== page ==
02 Sep 2014

George Orwell, Literary Mediocrity

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Orwelltombstone

Will Self, the BBC Magazine, takes a potshot at the posthumous reputation of English Letters’ equivalent of Aristides the Just, the pious George Orwell.

Each generation of talented English mediocrities seizes upon one of their number and elevates her or him to become primus inter pares. Of course, these figures may not, in fact, be talented mediocrities at all, but rather genuinely adept and acute. However, what’s important is that they either play to the dull and cack-handed gallery, or that those who sit there see in them their own run-of-the-mill reflection.

The curious thing is that while during the post-war period we’ve had many political leaders, we’ve got by with just a single Supreme Mediocrity – George Orwell. …

It’s this prose style that has made Orwell the Supreme Mediocrity – and like all long-lasting leaders, he has an ideology to justify his rule. Orwell’s essay, Politics and the English Language, is frequently cited as a manifesto of plainspoken common sense – a principled assault upon all the jargon, obfuscation, and pretentiously Frenchified folderol that deforms our noble tongue. Orwell – it’s said by these disciples – established once and for all in this essay that anything worth saying in English can be set down with perfect clarity such that it’s comprehensible to all averagely intelligent English readers.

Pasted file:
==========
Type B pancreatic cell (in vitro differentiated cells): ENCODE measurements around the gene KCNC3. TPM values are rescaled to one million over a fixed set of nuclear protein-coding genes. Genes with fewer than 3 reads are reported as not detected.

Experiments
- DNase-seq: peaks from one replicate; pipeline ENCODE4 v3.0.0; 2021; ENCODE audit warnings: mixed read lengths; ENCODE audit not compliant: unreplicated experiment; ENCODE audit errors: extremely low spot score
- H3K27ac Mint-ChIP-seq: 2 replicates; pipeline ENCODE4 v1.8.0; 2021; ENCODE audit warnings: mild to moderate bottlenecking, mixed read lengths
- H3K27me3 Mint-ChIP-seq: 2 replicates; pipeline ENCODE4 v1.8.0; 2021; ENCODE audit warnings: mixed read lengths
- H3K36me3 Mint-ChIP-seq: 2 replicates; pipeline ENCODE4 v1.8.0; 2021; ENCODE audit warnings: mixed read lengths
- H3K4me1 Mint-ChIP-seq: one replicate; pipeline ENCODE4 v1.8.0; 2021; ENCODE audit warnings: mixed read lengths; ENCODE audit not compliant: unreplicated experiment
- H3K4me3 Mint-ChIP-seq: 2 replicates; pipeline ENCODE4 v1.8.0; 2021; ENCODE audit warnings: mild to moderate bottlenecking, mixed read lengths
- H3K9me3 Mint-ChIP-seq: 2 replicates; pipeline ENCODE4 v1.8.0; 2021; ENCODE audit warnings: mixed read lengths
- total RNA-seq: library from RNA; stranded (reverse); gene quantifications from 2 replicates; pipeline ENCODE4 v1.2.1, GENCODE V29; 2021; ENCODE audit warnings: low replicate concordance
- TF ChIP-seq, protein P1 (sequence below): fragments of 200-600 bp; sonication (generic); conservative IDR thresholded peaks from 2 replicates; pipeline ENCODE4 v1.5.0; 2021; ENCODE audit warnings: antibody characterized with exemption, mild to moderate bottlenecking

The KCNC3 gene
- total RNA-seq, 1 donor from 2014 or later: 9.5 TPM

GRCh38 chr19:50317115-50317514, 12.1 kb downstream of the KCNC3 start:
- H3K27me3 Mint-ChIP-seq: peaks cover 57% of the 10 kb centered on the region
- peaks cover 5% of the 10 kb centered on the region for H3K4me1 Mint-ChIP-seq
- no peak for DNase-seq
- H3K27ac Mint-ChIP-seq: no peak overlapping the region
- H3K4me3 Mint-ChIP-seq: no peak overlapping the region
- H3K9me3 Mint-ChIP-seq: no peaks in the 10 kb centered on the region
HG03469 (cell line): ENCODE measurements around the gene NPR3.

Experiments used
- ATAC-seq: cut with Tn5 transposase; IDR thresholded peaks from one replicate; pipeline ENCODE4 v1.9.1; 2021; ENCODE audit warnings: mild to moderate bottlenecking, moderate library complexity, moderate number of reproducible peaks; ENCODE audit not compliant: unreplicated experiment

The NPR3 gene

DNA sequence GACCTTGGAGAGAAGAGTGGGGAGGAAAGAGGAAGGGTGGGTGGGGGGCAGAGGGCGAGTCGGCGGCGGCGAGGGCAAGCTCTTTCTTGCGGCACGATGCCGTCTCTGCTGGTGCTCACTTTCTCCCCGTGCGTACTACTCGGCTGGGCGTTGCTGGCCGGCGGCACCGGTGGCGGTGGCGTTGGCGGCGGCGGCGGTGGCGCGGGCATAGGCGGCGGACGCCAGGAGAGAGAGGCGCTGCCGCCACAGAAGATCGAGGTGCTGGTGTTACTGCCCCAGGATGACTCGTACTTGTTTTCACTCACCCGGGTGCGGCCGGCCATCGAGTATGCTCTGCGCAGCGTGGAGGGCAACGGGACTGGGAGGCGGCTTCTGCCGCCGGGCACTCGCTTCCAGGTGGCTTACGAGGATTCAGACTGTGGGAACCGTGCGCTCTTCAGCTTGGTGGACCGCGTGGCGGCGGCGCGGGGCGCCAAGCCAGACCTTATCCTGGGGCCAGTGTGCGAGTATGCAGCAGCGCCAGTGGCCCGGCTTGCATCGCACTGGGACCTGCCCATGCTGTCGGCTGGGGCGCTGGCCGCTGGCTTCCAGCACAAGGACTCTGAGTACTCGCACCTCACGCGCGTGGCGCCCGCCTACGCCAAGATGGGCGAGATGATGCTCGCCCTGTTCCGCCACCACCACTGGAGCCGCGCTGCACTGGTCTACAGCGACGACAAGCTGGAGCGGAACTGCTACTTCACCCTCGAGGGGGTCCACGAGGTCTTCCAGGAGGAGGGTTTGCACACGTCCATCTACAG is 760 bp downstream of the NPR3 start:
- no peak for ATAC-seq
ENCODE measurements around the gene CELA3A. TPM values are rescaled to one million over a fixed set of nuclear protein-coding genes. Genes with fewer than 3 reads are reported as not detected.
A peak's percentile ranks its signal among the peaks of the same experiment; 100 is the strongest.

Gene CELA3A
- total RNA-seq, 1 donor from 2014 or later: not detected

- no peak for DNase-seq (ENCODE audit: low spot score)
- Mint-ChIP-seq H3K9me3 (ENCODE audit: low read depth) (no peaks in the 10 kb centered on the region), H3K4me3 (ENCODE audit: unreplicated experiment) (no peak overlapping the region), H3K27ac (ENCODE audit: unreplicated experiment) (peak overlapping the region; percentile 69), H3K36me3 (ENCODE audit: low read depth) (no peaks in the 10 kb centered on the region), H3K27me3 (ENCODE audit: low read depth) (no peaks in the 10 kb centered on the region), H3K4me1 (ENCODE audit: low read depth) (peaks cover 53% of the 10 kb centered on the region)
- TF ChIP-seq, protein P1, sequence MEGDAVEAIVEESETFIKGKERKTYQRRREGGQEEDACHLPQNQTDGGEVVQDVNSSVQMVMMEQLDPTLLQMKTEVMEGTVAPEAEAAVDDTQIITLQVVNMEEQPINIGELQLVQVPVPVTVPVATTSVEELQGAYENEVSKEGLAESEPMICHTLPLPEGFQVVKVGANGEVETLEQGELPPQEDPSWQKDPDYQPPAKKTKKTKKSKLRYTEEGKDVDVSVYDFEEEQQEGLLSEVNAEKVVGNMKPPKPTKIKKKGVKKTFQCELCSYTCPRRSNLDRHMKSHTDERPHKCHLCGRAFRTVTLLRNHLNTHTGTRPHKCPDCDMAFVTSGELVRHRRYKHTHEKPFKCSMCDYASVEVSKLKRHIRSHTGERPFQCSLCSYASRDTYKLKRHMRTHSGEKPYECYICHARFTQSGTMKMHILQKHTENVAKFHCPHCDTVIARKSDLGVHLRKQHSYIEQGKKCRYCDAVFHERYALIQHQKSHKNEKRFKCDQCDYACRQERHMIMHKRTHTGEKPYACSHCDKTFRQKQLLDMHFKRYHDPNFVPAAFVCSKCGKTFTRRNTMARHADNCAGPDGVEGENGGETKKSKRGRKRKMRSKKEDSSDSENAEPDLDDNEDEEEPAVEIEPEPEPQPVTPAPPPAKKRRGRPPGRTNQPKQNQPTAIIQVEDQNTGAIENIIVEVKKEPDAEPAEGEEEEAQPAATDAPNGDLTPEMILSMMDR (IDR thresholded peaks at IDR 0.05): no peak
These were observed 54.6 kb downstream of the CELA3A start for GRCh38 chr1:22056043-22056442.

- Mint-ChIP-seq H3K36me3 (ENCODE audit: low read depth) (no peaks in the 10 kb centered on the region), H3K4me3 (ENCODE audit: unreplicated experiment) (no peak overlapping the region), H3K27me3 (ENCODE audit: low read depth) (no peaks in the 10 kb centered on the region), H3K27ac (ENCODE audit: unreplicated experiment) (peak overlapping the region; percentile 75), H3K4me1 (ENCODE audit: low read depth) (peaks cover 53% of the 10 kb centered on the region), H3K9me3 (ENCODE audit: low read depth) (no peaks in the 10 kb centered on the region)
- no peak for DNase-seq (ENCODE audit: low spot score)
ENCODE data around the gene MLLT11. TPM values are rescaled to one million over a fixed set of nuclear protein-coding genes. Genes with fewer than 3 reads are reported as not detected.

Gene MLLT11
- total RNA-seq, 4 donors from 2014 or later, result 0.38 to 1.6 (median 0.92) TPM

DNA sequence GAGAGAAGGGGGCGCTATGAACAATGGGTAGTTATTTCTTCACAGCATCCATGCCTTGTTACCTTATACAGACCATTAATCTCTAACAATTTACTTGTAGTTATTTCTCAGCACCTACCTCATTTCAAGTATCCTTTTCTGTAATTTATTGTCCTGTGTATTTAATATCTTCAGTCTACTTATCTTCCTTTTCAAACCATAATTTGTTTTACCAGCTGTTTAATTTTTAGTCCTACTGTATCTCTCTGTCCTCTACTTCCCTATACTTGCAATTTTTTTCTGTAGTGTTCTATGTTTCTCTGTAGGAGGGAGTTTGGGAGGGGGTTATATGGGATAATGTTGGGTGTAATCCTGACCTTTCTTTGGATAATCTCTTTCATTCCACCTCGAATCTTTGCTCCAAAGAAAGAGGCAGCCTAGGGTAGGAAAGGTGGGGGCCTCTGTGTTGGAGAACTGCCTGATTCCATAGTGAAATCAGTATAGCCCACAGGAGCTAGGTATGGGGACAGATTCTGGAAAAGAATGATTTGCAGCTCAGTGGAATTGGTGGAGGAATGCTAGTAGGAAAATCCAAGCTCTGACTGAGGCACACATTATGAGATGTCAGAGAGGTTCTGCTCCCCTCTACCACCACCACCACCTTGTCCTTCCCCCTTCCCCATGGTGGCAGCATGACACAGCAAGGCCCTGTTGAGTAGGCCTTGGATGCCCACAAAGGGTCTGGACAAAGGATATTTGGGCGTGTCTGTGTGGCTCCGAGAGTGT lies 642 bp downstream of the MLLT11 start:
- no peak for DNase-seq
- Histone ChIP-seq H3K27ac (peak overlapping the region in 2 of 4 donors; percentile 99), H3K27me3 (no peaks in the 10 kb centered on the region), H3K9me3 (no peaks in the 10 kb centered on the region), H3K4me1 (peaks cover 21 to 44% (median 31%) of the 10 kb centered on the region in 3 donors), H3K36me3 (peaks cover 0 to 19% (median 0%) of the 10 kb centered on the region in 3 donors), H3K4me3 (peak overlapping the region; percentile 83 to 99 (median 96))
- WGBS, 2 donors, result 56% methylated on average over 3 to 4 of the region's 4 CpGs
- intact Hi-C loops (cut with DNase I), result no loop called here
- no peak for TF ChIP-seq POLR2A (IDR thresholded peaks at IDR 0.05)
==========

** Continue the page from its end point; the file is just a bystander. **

The only problem with this is that it’s not true – and furthermore, Orwell was plain wrong. …

As for most people who bother with the matter admitting that English is in a bad way – hardly. Since 1946, when Orwell’s essay was published, English has continued to grow and mutate, a great voracious beast of a tongue, snaffling up vocabulary, locutions and syntactical forms from the other languages it feeds on. There are more ways of saying more things in English than ever, and it follows perfectly logically that more people are shaping this versatile instrument for their purposes.

The trouble for the George Orwells of this world is that they don’t like the ways in which our tongue is being shaped. In this respect they’re indeed small “c” conservatives, who would rather peer at meaning by the guttering candlelight of a Standard English frozen in time, than have it brightly illumined by the high-wattage of the living, changing language.

Orwell and his supporters may say they’re objecting to jargon and pretension, but underlying this are good old-fashioned prejudices against difference itself. Only homogenous groups of people all speak and write identically. People from different heritages, ethnicities, classes and regions speak the same language differently.

Read the whole thing.

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One Feedback on "George Orwell, Literary Mediocrity"

Dink Newcomb

The guy who wrote this is the prime example of the other end of the education spectrum from the Trayvon Martins of the world. An over taught twat who was bent over a chair way too frequently to get huge torrents of caustic smoke blown forcefully up the ol’ poop chute. He learned those words and by God he is going to use them ALL because, darn it, “They sound so great when I say them.”
Read my lips!!!!!!!!!!
Some ideas are so powerful that they do not require beautiful flowing text to carry you along from spot to spot. I still remember reading that in ’62 at 15 and my mind burning with the fear/wonder/it can’t happen to me/but we just stopped this stuff cycle for days which tapered off only slowly



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